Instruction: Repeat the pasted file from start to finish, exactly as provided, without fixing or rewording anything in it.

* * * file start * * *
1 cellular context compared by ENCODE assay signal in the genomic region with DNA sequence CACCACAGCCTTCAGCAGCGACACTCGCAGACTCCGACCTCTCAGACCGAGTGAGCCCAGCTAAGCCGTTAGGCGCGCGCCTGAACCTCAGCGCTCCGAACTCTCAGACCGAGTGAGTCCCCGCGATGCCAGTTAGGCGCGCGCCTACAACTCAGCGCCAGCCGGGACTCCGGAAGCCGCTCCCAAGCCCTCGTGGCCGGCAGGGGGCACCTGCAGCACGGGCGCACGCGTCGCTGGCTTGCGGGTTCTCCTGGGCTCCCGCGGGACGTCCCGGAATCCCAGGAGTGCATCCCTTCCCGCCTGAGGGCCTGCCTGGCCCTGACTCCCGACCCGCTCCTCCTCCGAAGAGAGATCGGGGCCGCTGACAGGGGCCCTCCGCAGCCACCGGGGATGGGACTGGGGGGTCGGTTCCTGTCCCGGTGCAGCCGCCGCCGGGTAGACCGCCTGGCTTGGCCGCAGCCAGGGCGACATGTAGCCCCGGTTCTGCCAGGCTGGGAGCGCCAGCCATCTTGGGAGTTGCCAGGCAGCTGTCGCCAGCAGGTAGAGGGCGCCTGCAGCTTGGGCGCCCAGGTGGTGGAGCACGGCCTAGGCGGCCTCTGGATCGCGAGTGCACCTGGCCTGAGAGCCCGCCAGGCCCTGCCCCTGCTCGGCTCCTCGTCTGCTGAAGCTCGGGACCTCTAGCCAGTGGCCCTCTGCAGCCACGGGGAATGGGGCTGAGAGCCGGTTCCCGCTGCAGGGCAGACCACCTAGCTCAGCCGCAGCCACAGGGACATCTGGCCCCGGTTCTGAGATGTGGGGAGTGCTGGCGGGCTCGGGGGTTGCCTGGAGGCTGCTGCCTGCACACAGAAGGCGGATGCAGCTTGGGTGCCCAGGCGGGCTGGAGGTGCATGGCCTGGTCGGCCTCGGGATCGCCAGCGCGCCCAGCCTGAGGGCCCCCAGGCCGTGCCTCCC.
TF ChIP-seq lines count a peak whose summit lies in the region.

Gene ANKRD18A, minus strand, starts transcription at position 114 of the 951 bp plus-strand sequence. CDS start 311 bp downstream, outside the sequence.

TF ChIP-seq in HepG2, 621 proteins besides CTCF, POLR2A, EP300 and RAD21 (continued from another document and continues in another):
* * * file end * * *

1 cellular context compared by ENCODE assay signal in the genomic region with DNA sequence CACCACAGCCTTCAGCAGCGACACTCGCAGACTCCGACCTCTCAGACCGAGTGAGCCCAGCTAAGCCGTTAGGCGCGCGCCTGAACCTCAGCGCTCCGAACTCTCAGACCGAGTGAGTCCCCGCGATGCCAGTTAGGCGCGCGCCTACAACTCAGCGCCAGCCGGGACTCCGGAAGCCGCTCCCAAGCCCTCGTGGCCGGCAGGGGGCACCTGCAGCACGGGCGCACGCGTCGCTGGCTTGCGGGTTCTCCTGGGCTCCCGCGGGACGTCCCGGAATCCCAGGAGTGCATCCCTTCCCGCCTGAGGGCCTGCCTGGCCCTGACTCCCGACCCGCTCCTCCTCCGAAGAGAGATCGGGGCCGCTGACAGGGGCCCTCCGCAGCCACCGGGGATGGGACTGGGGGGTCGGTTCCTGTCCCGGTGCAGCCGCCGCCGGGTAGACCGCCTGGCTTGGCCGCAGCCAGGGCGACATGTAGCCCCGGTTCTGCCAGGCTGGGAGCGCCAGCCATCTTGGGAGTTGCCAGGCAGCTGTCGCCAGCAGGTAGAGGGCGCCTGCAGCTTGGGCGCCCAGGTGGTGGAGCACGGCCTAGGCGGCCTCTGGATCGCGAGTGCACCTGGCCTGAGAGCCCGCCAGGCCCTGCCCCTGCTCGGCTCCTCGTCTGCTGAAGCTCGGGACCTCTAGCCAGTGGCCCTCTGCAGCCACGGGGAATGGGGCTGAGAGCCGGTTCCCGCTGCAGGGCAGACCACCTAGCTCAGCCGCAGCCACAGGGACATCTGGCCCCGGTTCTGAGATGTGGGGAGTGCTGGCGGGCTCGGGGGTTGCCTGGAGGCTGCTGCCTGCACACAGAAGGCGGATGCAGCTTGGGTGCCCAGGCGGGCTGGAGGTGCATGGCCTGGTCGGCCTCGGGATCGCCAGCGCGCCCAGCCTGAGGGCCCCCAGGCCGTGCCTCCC.
TF ChIP-seq lines count a peak whose summit lies in the region.

Gene ANKRD18A, minus strand, starts transcription at position 114 of the 951 bp plus-strand sequence. CDS start 311 bp downstream, outside the sequence.

TF ChIP-seq in HepG2, 621 proteins besides CTCF, POLR2A, EP300 and RAD21 (continued from another document and continues in another):